Hand tools and fabrication machines
This is the third entry in an unofficial series on human-centered design for young minds. It's the least electronic of the three, but I enjoyed the lessons (and tbh, the pictures) that came out of it, so I deemed it worth writing up.
I wanted a busy box for my kid, but the ones I found were all boards that laid flat on the ground for them to fiddle with while laying on top of them. I wanted one that my child could play with while seated in his high chair, and eventually while sitting on the ground with it in front of him. I could've just made a flat board that was slightly inclined, but I decided I wanted it to feel like the instrument panel of a vehicle or a command center of some sort.
This led to several decisions around which the rest of the design was built.
1) I wanted to design a shape that wrapped around a user at various angles.
2) I decided to build a short table sized to fit snugly over Calvin's high chair tray and build the panels on top. This table could also allow the busy box to be played with while sitting on the ground.
3) Because I didn't know what modules and wingdings I would add, I needed the panels to be modular, so I adopted a design choice directly from the inspiration: the interactive surfaces would be flat panels that screwed onto a frame, so they could be removed to access the interior and service components.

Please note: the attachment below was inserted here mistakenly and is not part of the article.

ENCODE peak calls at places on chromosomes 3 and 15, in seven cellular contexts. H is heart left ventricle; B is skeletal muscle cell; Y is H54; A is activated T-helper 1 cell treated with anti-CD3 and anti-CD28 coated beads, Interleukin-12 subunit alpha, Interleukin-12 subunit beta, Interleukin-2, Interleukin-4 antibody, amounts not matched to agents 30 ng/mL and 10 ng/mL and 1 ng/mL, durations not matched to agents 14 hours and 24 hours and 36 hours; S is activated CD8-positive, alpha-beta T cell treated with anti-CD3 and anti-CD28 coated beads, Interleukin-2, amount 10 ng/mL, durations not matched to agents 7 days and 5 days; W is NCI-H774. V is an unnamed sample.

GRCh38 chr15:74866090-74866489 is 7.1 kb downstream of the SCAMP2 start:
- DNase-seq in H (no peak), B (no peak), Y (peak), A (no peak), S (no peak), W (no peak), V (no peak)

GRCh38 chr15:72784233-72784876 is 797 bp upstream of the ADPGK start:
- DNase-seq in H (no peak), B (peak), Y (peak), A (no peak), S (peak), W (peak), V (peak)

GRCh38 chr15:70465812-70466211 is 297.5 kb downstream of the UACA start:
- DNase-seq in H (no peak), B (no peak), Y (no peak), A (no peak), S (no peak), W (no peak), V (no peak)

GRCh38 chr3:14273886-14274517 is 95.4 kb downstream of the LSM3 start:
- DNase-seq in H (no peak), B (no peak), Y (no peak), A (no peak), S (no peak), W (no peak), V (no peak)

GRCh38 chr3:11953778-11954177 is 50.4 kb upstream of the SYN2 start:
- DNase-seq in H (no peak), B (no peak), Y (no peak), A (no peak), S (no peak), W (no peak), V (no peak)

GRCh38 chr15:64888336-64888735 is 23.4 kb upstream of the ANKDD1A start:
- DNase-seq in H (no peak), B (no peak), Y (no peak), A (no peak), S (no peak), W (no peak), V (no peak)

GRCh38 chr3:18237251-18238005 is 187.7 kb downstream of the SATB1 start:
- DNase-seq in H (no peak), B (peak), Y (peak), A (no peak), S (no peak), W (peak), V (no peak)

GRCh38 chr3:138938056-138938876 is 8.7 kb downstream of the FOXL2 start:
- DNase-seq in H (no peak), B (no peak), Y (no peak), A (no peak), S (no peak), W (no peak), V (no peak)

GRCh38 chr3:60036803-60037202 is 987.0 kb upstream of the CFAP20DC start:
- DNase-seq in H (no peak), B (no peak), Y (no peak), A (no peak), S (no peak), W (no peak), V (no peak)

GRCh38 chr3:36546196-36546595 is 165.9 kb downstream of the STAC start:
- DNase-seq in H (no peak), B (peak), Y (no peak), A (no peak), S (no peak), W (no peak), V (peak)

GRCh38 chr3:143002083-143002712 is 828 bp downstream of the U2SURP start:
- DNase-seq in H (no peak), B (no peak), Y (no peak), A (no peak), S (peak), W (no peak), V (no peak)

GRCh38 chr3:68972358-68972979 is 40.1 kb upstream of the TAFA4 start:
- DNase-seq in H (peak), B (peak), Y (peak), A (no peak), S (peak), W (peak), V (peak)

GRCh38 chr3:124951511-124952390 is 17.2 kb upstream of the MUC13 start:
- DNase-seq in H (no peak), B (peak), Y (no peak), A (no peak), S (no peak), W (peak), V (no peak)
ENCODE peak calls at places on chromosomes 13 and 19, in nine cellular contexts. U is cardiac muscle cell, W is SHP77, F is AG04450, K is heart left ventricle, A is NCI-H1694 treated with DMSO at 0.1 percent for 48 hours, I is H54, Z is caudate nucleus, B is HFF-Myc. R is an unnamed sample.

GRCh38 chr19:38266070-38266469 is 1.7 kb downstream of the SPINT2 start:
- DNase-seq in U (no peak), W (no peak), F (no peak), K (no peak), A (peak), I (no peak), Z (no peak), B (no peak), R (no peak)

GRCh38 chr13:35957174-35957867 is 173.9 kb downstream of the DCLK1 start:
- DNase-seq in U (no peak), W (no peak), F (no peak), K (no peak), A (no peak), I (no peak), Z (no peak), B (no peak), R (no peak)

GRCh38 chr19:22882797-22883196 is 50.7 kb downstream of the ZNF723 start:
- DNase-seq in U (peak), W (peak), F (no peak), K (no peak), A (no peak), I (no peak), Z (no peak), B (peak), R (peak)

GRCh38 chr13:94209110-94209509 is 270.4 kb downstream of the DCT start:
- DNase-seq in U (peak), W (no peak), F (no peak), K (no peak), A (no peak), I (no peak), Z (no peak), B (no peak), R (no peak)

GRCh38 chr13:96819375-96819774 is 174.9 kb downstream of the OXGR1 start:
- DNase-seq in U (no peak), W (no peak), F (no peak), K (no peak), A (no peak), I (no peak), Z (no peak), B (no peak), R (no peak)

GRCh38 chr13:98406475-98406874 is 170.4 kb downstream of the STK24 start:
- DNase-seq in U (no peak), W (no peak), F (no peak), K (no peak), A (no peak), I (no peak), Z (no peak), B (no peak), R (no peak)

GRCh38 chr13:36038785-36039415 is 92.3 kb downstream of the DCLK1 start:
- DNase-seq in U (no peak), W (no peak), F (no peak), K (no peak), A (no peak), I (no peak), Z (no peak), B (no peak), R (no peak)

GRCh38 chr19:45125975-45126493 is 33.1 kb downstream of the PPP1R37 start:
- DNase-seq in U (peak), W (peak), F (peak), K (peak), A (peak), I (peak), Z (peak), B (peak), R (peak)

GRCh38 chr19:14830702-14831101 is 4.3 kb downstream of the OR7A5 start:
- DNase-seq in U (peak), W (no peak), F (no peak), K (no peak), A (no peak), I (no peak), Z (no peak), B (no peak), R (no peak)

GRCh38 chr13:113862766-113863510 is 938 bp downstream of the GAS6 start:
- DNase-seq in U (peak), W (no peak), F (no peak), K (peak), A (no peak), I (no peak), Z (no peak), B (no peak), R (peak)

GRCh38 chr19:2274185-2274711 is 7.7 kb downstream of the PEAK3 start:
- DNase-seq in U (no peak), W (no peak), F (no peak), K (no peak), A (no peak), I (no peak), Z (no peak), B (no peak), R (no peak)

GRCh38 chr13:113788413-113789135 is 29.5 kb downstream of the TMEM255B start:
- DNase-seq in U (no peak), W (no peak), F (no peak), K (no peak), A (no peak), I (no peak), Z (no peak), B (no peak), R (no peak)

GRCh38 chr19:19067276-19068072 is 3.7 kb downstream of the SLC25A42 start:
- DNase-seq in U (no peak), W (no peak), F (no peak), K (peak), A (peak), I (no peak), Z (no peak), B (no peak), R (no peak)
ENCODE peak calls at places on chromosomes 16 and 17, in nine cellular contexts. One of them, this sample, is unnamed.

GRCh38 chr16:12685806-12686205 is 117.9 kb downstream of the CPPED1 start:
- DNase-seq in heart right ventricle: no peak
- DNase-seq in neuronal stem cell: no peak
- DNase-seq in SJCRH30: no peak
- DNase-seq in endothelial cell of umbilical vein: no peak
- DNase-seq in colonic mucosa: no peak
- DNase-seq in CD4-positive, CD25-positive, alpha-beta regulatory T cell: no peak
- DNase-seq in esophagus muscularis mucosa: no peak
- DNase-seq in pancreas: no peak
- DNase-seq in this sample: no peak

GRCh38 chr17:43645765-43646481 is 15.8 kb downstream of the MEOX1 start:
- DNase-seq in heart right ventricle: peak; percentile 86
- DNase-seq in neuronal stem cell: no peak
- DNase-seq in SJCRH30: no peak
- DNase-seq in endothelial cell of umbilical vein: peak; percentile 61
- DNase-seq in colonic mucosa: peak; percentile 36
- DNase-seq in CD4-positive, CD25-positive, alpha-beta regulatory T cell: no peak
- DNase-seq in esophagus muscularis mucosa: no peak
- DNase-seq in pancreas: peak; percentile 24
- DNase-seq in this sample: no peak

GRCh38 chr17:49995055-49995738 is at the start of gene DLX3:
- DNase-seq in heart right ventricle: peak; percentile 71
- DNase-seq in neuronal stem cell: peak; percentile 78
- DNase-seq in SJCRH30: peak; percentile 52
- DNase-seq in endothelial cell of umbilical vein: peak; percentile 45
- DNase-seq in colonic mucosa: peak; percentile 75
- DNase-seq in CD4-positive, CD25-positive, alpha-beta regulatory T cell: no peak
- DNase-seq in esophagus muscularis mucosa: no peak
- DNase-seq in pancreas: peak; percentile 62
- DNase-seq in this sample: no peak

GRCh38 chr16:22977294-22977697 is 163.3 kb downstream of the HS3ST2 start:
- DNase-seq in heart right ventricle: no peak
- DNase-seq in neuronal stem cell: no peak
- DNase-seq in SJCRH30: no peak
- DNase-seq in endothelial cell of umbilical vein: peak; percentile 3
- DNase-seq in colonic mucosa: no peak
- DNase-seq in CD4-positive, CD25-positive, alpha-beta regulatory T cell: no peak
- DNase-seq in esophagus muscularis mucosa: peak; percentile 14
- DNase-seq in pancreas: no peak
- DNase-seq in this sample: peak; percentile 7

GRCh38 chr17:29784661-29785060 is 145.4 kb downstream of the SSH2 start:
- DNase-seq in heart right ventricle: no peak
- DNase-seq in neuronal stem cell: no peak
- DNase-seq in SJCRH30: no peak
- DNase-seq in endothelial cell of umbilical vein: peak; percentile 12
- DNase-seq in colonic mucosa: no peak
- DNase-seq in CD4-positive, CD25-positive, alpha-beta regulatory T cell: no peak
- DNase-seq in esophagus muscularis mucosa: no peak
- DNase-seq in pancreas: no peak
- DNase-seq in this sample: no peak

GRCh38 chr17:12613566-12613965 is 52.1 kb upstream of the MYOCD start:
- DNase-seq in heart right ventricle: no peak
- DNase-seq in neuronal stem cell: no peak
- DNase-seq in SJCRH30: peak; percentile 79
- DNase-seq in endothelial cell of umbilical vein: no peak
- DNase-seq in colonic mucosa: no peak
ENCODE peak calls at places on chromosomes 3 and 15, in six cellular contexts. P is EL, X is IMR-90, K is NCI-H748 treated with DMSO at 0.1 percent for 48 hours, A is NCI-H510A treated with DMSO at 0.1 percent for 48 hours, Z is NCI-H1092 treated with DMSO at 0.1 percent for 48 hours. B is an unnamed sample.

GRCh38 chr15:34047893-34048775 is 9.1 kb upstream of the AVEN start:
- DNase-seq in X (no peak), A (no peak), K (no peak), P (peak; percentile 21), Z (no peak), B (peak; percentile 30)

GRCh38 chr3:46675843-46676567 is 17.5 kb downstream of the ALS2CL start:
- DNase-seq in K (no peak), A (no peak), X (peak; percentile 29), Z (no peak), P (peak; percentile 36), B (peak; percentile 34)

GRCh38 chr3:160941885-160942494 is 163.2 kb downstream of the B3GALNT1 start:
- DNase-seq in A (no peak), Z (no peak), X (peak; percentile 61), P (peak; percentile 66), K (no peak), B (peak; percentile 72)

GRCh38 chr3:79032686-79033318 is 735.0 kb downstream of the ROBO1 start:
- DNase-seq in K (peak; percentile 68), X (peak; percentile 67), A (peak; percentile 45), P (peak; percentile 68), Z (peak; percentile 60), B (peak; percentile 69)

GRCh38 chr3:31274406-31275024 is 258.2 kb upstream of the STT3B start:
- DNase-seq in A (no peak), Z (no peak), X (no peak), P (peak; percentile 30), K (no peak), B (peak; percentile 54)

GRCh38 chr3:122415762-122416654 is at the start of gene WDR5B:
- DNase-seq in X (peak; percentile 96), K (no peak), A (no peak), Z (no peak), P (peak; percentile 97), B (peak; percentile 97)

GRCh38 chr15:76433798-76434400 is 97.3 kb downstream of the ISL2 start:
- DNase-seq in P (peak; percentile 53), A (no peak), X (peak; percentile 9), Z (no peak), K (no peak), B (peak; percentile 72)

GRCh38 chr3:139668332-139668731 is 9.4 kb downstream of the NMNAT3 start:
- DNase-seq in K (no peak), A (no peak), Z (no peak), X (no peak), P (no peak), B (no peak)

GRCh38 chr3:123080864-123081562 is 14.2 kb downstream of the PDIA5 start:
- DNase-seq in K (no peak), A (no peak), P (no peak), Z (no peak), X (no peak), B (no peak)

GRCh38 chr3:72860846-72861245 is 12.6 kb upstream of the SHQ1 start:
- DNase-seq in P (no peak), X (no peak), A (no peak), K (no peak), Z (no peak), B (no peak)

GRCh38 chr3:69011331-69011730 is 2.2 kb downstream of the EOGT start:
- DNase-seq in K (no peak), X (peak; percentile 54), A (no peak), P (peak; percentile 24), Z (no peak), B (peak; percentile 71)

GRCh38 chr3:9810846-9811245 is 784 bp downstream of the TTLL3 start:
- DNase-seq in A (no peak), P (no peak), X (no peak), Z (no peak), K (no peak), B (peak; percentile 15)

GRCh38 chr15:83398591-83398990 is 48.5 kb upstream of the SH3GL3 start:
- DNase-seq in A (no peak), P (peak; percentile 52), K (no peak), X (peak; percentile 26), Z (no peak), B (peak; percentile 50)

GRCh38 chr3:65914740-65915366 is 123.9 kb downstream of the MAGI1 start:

Ultimately, it worked out great. The biggest surprises were first that I never actually bothered to give it any powered modules as I'd expected. He found it fairly interesting without power, so I just resolved to add those features when he lost interest.
Second, he didn't outgrow it by losing interest, he outgrew it by gaining interest in using it as a stepladder. By the time he was one, he didn't just crawl on it, he would move it across the room and position it to give himself the necessary elevation to reach things. Before he was even walking unassisted he was using it as a walker and then climbing on it to inaccessible areas.
If you'd like, you can find all the parts files available for download here, but the primary audience for this write-up is designers looking to make something similar from scratch. It's hard to really confidently guess what ideas will land with a user who can't speak, so I hope the choices I made and outcomes prove useful to someone starting on a similar project. That said, the parts are all available, so if you like what you see, I'd fully endorse building a replica as your starting point. It worked out well.Inspiration
For inspiration I looked at common items and designs of busy-boxes and busy boards, then at consoles and asked how I could build a frame onto which I could add and modify the items a user interacted with.
The items on boards were pretty intuitive. Things around the house, small items that move, etc.
The console was, in concept, easy to conceptualize. Panels bolt down. But I needed to design and print the structure the panels bolt to.
This led to the basic concept: I would build a simple table that could stand freely or sit securely on a high chair. Then I'd model the basic geometry of the structure, break it into parts, and print and assemble them.
Edit: I found these after making this, but they're great resources I wish I'd seen before:Modeling